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Apple Software Developer Says OS X is Rotting to the Core

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News Posted: Fri, Feb 1 2013 9:58 AM
It's not often you hear an Apple user bash his platform, especially a relatively high profile one like Lloyd Chambers, a photography enthusiast and author of the Macintosh Performance Guide. Chambers, who worked as a professional software engineer for 25 years and has been using Macs since they first appeared in the 1980s, wrote an interesting piece on what he perceives is an ongoing degradation of the OS X platform.

"Over the past few years a semi-conscious unease has been steadily growing in my mind: OS X is not getting more reliable and more stable, it is instead developing more and nastier problems that range from interference with getting work done to potential data loss," Chambers explains. "This unease is now consciously realized, hence my decision to publish this series of pages and to no longer ignore the eruption of a serious bug, but to document it."

Macs

His complaints are numerous and varied. One of the first ones he brings up is that OS X is degrading into a base for an entertainment platform, signaling a downhill trend for serious work. He also takes issue with the "fast and furious" OS updates that carry a lot of hype but "little of real value."

Reading through his essay, you might find it hard to believe he's a Mac user, as he dubs iTunes a "nightmarish kitchen sink design" and iCloud an "organization-destroying bug-ridden unreliable disaster."

We could go on, but you get the point. Like a scorned lover, Chambers holds little back in criticizing the platform that he feels is growing apart from him, but it's not a breakup letter.

"The goal here is for Apple to step up to the plate and engage in responsible OS X development; some of these issues are absolutely unacceptable even in a single minor release, but to see them persist for months or years is unforgivable," Chambers says.
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Marco C replied on Fri, Feb 1 2013 10:22 AM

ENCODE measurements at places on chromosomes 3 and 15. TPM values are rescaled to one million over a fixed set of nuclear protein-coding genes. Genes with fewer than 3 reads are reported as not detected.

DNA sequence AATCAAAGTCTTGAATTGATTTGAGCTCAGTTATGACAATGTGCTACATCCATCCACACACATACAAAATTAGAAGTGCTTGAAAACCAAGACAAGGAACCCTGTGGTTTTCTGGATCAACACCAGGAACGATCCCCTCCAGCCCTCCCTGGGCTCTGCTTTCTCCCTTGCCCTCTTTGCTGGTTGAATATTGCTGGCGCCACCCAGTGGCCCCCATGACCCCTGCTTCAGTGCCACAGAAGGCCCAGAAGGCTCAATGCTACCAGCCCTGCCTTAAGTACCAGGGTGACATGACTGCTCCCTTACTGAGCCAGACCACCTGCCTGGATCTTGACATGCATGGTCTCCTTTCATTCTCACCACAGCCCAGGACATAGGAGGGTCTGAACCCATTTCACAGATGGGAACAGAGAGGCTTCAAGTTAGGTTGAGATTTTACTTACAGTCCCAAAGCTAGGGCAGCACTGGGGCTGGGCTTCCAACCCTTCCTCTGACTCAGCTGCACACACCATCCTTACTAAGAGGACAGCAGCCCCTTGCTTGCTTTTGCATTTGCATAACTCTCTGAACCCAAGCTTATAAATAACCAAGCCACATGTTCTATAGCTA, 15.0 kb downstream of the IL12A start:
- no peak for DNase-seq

I'm not surprised at all. Although I disagree that we're in the "post PC" era, when Apple says "post PC", that also means "post Mac"; a Mac is a PC.

And if a company openly disparages personal computers, including the ones they build, how much effort do you really think they'll be putting into the platform?

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Managing Editor @ HotHardware.com

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Agreed, and I think Lenovo has it right by calling this the "PC plus" era.

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Shadizzle replied on Fri, Feb 1 2013 11:08 AM

Agreed that it is now a PC-Plus era and far from a post era-

Is there a link to read through this guys article?

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Shadizzle replied on Fri, Feb 1 2013 11:08 AM

Agreed that it is now a PC-Plus era and far from a post era-

Is there a link to read through this guys article?

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daveschz replied on Fri, Feb 1 2013 11:24 AM

Lenovo's latest earnings report also says they are doing it right.

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You'll always find the source at the end of the article, where it says "Via" at the bottom (underneath the social networking buttons). Click on the "Mac Performance Guide" hyperlink.

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3vi1 replied on Fri, Feb 1 2013 8:34 PM

If he doesn't like the way OS X is going, he's *really* going to be displeased when he sees it replaced by iOS in another year or two.

I recall some speech Jobs gave long ago that OS X was the "Operating System for the next 10 years". He was also very pumped up about having *one* platform. I can't believe for a second that after IOS started getting bigger and bigger he wouldn't have laid out a roadmap to bring it to the desktop (and rope in those first time buyers that wanted to use all the apps they bought as kids on their phones). Unless Apple is no longer run by the ghost of Steve Jobs, it will happen.

Hopefully, they won't insist on the same UI across all platforms... even if the plumbing does get unified.

What part of "Ph'nglui mglw'nafh Cthulhu R'lyeh wgah'nagl fhtagn" don't you understand?

++++++++++++[>++++>+++++++++>+++>+<<<<-]>+++.>++++++++++.-------------.+++.>---.>--.

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I don't know if Windows is getting any better though. Windows 8 is geared so heavily towards tablet and entertainment itself that it will leave enterprises with a sour taste in their mouths. Granted it still has most of its core, the functionality that cannot be bypassed (swipe, Windows tiles (metro, whatever) cannot be ignored.

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